QIIME™ (canonically pronounced chime) stands for Quantitative Insights Into Microbial Ecology.
QIIME is an open-source bioinformatics pipeline for performing microbiome analysis from raw DNA sequencing data. QIIME is designed to take users from raw sequencing data generated on the Illumina or other platforms through publication quality graphics and statistics. This includes demultiplexing and quality filtering, OTU picking, taxonomic assignment, and phylogenetic reconstruction, and diversity analyses and visualizations. QIIME has been applied to studies based on billions of sequences from tens of thousands of samples.
Installing: The quickest way to get started using QIIME is with MacQIIME (if you're running Mac OS X), the QIIME VirtualBox or the QIIME Amazon EC2 image (if you're using Windows, Mac OS X, or Linux), or pip (if you're using Linux or Mac OS X). See the QIIME install documentation for details.
Running: Once you've installed QIIME, move on to the QIIME Tutorials. The Illumina overview tutorial or the 454 overview tutorial are good first analyses to run. In each of these tutorials you'll download a small data set and work through a series of commands that will introduce you to some of QIIME's commonly used features and analyses.
QIIME scripts: The QIIME script documentation will help you explore and learn QIIME's functionality.
QIIME is open source software. See here for information on how to contribute to QIIME.
If you use QIIME for any published research, please include the following citation:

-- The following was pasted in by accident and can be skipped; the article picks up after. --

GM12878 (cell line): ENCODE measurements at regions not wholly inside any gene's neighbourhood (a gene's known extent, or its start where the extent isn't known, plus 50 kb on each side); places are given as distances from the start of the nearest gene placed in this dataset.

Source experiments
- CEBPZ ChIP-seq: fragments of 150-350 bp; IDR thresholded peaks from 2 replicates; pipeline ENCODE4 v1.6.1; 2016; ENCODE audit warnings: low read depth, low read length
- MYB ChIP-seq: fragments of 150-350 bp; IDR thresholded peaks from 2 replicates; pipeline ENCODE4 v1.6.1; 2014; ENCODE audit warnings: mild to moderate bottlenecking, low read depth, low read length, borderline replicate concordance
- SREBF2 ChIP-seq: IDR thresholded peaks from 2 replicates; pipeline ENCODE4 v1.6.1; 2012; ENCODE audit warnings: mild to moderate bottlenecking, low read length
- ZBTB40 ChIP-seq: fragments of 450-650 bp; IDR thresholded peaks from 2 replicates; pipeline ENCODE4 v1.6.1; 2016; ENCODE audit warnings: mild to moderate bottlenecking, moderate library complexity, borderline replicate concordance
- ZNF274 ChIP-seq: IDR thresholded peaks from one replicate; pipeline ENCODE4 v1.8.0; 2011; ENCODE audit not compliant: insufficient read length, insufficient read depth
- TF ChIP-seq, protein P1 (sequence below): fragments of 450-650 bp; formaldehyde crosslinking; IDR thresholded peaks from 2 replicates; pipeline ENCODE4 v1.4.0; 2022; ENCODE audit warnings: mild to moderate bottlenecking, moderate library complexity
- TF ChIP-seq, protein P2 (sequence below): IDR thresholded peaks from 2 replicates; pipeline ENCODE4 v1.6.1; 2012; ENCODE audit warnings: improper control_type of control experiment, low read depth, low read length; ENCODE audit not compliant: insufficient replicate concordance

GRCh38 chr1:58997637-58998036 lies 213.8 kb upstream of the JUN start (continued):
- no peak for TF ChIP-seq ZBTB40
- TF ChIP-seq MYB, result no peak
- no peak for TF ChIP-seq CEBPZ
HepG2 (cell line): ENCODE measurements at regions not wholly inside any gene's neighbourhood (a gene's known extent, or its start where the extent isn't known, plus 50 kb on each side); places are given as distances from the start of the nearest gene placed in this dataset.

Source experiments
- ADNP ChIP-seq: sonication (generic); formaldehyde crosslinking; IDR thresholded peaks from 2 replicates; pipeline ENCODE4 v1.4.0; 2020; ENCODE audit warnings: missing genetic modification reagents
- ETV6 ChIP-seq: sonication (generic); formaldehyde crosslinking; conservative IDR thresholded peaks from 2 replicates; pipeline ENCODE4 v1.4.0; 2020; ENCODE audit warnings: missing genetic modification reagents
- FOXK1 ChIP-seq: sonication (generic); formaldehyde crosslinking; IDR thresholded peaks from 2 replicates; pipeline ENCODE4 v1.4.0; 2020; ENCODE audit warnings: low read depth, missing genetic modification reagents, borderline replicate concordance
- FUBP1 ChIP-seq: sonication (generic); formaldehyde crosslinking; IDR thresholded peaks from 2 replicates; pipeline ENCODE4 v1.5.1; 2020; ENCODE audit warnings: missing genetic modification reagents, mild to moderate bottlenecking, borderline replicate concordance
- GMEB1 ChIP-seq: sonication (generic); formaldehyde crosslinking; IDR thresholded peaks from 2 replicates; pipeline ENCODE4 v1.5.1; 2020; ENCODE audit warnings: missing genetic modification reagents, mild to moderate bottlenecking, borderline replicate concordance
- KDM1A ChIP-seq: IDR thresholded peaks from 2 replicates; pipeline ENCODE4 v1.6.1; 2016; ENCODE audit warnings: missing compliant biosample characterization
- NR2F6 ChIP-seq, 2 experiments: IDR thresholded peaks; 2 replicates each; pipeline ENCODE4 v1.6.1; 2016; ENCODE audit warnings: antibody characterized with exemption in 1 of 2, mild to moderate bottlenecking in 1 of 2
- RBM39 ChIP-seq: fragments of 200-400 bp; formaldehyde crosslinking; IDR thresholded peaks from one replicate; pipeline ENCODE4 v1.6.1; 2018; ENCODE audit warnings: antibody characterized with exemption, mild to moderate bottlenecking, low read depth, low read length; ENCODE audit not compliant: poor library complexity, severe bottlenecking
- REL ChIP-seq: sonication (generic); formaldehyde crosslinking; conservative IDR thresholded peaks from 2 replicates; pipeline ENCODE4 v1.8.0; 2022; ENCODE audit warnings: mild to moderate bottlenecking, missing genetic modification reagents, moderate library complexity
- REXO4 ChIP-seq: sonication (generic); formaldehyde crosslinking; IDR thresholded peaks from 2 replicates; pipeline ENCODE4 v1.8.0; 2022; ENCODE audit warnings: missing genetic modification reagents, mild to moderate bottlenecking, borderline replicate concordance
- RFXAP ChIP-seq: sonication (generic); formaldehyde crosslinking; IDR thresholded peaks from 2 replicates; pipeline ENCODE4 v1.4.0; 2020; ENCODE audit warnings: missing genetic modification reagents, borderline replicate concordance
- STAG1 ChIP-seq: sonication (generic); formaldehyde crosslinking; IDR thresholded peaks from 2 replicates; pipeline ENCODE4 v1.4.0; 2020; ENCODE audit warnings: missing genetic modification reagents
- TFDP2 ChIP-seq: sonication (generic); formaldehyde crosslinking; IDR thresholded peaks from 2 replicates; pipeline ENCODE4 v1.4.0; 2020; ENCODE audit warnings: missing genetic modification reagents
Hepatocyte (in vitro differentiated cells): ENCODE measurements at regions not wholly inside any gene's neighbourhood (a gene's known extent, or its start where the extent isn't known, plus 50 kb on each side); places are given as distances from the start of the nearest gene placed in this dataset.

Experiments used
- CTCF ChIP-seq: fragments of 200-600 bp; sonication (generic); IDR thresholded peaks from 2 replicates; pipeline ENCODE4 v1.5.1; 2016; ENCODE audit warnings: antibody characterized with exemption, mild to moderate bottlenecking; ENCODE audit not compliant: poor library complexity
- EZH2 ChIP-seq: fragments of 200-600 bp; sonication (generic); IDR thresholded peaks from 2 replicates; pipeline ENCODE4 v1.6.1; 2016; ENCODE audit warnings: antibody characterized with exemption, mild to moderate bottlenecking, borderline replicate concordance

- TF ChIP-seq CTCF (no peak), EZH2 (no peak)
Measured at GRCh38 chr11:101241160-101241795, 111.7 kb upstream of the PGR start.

QIIME allows analysis of high-throughput community sequencing data
J Gregory Caporaso, Justin Kuczynski, Jesse Stombaugh, Kyle Bittinger, Frederic D Bushman, Elizabeth K Costello, Noah Fierer, Antonio Gonzalez Pena, Julia K Goodrich, Jeffrey I Gordon, Gavin A Huttley, Scott T Kelley, Dan Knights, Jeremy E Koenig, Ruth E Ley, Catherine A Lozupone, Daniel McDonald, Brian D Muegge, Meg Pirrung, Jens Reeder, Joel R Sevinsky, Peter J Turnbaugh, William A Walters, Jeremy Widmann, Tanya Yatsunenko, Jesse Zaneveld and Rob Knight; Nature Methods, 2010; doi:10.1038/nmeth.f.303
QIIME wraps many other software packages, and these should be cited if they are used. For example, users of pick_de_novo.py are actually using QIIME, uclust, PyNAST, and FastTree, since QIIME is wrapping those applications. Any time you're using tools that QIIME wraps, it is essential to cite those tools. The Werner Lab website has a list of software, including citations, that is used in the various stages of QIIME.